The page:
May 8 (Bloomberg) -- Aliko Dangote, Africa’s wealthiest man, says he has negotiated loans of $4.25 billion from banks to build a refinery to help the continent’s largest crude oil producer reduce gasoline imports.
Refining “is an excellent business to get into,” Dangote said yesterday in an interview with Bloomberg TV’s Ryan Chilcote in Cape Town, where he was attending a business forum. “We have already secured $4.25 billion -- two offshore banks and the rest are Nigerian banks.”
Nigeria, a member of the Organization of the Petroleum Exporting Countries, imports about 70 percent of the oil products it needs to meet domestic requirements. The nation’s four refineries process less than the 445,000 barrels a day of capacity because of aging infrastructure and poor maintenance. The country exports about four times that volume in crude oil.
“Moving into the oil refinery business is smart as there is a clear need for investments in this sector to help the country achieve its GDP growth potential,” Andy Gboka, an analyst at investment bank Exotix Ltd., said by phone from London today. “The country relies on imports for its own oil consumption while the country is an oil producer. This is something which is quite weird if you’re to look on a world-wide basis.”
Dangote is Africa’s richest person, with an estimated wealth of $20 billion, and the 36th wealthiest person globally, on the Bloomberg Billionaires’ Index. Dangote controls Dangote Cement Plc, Africa’s largest producer of the building material, through Dangote Group.
The refinery would be located in the southwest of Africa’s most populous nation and would be able to process 400,000 barrels of crude a day, Sani Dangote, vice president of the Dangote Group, said in an interview on April 17.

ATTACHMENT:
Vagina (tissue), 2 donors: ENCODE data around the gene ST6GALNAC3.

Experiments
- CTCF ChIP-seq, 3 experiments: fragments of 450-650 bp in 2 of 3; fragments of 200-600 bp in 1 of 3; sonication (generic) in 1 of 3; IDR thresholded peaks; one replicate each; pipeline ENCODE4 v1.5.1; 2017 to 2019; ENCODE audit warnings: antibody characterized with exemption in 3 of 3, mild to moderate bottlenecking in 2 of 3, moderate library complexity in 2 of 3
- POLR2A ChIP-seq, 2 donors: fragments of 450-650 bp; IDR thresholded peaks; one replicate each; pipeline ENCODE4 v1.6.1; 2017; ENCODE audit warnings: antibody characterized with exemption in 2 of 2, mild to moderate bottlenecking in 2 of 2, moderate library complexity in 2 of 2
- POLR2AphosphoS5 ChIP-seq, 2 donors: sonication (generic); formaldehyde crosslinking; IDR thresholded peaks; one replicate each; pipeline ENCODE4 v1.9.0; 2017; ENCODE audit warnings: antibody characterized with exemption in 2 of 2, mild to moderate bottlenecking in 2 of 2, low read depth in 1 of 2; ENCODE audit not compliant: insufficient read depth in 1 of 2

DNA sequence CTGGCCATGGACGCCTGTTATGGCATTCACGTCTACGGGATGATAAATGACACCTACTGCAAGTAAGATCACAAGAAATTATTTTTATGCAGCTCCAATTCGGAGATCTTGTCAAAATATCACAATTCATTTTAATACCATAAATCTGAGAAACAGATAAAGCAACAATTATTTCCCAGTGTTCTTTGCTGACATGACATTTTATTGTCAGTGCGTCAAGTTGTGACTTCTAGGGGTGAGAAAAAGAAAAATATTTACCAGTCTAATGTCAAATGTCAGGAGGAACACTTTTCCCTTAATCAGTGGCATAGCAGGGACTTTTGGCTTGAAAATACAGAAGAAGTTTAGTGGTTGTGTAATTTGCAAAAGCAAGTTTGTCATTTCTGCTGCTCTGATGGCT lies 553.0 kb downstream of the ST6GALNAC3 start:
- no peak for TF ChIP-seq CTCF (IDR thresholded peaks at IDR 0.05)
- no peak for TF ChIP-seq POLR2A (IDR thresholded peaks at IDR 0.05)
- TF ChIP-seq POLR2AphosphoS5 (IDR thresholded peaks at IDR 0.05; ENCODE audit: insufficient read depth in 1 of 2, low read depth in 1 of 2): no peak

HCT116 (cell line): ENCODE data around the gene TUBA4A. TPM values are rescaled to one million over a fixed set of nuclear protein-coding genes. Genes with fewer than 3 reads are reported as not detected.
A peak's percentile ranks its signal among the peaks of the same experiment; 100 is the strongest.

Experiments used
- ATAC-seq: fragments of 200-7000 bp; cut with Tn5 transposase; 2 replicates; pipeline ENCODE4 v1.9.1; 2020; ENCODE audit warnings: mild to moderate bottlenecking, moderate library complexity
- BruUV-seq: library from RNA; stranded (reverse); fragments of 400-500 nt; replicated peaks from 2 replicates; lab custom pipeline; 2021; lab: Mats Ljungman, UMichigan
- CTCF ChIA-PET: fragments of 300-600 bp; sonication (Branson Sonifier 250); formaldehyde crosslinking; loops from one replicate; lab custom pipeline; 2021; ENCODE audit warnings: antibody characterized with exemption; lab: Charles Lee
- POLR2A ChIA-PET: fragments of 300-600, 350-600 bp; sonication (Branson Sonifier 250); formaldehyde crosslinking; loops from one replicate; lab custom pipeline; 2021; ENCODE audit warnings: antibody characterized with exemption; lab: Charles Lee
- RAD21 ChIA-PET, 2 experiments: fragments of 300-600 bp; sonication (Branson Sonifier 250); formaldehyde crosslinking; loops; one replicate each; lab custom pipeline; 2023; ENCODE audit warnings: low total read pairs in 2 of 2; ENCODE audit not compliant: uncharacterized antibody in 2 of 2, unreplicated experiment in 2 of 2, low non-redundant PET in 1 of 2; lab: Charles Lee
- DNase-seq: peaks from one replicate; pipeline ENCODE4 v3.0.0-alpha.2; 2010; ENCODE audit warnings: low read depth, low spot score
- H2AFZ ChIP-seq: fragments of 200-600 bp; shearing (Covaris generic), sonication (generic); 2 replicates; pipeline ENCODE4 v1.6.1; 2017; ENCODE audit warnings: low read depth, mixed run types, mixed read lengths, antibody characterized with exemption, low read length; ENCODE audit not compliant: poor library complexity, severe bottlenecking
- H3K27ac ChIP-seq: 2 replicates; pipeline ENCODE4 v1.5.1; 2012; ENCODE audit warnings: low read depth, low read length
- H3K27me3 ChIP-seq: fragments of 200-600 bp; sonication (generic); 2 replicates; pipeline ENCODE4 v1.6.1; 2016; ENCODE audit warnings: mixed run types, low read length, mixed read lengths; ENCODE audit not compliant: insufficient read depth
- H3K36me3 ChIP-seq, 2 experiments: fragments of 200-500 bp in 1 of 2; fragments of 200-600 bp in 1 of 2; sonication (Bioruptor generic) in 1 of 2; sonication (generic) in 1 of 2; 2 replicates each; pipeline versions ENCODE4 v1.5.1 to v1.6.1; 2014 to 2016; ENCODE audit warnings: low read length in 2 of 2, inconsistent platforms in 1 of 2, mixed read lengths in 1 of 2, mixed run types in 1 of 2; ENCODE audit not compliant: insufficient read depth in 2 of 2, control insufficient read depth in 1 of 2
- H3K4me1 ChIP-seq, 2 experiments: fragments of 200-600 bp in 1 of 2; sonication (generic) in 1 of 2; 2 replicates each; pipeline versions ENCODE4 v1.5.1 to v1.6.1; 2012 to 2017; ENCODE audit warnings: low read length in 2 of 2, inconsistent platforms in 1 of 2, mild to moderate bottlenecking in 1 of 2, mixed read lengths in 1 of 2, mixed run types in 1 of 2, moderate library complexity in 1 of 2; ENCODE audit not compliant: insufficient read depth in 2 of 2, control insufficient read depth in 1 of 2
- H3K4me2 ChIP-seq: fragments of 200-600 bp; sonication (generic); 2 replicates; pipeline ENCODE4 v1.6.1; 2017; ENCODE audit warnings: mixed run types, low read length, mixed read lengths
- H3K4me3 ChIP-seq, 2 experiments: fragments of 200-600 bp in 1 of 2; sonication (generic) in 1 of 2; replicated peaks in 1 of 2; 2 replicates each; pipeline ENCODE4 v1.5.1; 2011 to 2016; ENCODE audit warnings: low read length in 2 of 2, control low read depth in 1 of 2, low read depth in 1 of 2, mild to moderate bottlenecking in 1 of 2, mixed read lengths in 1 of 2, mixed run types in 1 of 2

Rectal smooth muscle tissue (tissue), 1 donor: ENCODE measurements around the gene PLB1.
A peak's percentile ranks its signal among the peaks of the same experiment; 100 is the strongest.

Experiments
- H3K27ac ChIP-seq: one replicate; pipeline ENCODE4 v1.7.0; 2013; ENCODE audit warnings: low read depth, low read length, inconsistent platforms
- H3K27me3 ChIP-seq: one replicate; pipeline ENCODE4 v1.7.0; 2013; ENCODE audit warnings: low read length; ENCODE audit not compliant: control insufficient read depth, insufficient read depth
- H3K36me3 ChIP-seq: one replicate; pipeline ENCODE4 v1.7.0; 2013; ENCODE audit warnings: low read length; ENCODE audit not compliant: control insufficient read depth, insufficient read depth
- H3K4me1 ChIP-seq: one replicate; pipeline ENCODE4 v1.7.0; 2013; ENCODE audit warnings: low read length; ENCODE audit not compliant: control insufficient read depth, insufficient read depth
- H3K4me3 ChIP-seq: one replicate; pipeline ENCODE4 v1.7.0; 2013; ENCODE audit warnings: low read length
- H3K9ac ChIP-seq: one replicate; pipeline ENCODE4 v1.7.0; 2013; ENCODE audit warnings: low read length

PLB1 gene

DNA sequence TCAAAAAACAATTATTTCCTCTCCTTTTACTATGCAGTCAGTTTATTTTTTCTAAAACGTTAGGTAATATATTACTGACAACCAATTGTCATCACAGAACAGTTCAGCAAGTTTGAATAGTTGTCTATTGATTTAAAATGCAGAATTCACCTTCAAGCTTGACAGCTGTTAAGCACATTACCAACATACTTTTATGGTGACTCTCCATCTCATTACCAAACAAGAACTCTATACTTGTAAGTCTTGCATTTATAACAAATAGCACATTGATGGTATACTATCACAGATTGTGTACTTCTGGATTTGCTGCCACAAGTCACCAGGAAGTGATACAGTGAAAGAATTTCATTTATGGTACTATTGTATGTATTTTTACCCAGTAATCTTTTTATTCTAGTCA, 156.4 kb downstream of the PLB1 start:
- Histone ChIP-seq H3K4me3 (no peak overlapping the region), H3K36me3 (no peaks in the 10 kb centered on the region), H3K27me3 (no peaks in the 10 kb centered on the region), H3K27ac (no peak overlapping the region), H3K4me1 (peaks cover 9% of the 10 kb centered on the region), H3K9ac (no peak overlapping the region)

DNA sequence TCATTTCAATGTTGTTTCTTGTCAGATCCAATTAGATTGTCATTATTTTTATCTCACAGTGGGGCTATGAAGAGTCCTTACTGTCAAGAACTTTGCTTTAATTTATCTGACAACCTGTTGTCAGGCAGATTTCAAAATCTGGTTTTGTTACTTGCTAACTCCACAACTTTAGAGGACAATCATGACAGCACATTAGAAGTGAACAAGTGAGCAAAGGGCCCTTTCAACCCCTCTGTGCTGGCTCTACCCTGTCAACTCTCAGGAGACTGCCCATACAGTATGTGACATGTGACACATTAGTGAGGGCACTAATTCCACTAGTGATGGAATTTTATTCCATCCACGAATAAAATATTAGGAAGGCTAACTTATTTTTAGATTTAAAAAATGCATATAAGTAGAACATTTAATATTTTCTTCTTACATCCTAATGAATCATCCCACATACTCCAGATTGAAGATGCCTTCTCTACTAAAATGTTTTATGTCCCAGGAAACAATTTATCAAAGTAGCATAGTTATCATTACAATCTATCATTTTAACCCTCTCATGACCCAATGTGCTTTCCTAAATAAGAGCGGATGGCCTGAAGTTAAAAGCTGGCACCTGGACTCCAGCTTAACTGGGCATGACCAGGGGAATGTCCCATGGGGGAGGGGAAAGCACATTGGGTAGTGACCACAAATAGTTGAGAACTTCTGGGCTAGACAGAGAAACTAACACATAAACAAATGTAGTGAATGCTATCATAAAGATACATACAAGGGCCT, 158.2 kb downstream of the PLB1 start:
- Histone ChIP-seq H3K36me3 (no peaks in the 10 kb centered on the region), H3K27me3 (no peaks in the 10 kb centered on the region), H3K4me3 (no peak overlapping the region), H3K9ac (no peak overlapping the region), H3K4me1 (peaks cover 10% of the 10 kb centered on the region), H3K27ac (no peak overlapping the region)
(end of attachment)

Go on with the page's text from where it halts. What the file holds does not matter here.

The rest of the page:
Dangote Cement will probably list shares in London in the fourth quarter of 2014 or first three months of 2015, Dangote said. The share sale would dilute Dangote Industries Ltd.’s ownership in Dangote Cement to about 70 percent to 75 percent, he said. Dangote Industries is controlled by Aliko Dangote.
“The company doesn’t need money,” Dangote said. “There is quite a lot we would leave on the table” if the shares were sold today, he said.
Dangote Cement is the biggest company by market value in Nigeria. It advanced 1.8 percent to 178.22 naira, snapping two days of declines at the close of trading in Lagos, the West African nation’s commercial capital. The stock has gained 39 percent this year.
The company plans to boost cement production to about 65 million metric tons to 70 million tons annually by 2015 from about 20 million tons now, he said. Operations will start in Cameroon, Zambia and South Africa in 2014, and in the Democratic Republic of Congo in 2015, Chief Executive Officer Devakumar Edwin said on April 25.
Dangote Cement will boost its total annual output to 55 million tons by 2015 based on its visible projects in Africa, Edwin said April 25.
“I think 65 to 70 million tons is a bit optimistic,” said Gboka. “You also have countries like South Africa, Ethiopia and Tanzania where Dangote doesn’t really talk about the competition on the ground and you can be sure in these countries you have strong competitors which are also strengthening their production capacity.”
A new plant in Senegal was unable to start production as scheduled in the first quarter because of a dispute over the land title, Dangote Cement said last week. The company said it’s working on an “acceptable solution” to the dispute that would allow the site to begin operations within weeks.
Dangote said he will announce an additional $350 million investment in Zambia today, raising the investment in a cement plant there to about $750 million. The plant will produce about 1.5 million tons a year.
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